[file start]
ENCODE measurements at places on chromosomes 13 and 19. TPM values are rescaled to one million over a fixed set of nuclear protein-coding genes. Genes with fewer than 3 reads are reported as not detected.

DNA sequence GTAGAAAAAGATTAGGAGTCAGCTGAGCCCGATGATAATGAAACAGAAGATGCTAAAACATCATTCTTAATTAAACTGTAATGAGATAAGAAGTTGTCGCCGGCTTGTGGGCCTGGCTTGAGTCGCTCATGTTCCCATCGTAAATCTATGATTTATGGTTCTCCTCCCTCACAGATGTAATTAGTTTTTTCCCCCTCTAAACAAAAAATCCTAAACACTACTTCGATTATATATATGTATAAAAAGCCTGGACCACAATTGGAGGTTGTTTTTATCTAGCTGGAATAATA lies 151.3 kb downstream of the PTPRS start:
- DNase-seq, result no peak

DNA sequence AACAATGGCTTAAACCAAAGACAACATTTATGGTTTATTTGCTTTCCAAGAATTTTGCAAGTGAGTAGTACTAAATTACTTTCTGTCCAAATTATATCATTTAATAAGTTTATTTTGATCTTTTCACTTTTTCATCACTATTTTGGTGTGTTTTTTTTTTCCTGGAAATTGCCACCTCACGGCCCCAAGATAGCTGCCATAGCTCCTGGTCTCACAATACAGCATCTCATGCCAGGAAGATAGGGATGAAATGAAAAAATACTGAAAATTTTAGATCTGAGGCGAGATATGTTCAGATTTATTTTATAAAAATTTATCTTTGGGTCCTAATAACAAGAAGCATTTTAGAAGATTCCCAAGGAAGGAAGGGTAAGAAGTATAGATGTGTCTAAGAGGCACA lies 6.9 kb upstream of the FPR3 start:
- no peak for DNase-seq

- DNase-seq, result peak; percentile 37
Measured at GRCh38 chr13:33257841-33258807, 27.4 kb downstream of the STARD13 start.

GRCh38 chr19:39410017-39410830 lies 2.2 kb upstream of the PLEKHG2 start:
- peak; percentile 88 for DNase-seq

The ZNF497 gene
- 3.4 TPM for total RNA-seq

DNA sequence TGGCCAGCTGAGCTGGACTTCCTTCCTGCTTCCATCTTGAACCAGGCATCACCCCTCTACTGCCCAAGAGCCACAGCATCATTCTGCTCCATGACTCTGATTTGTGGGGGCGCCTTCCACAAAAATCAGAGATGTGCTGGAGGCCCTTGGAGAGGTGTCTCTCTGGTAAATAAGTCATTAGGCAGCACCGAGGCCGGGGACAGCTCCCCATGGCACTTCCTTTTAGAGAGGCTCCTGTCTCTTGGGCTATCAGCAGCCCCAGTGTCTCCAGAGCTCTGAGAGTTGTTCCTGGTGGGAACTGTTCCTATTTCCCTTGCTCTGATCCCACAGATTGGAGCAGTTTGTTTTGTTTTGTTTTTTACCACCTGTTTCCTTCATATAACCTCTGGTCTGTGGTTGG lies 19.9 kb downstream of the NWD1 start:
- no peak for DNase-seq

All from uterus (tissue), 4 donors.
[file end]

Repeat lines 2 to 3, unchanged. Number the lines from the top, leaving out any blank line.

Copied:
DNA sequence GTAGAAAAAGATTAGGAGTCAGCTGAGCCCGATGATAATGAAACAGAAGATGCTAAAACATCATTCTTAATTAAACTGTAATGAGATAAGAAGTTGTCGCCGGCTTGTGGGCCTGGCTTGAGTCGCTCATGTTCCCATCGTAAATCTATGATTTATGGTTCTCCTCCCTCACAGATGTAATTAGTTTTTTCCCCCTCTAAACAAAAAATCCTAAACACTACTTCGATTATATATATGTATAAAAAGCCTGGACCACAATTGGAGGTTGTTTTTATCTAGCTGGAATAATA lies 151.3 kb downstream of the PTPRS start:
- DNase-seq, result no peak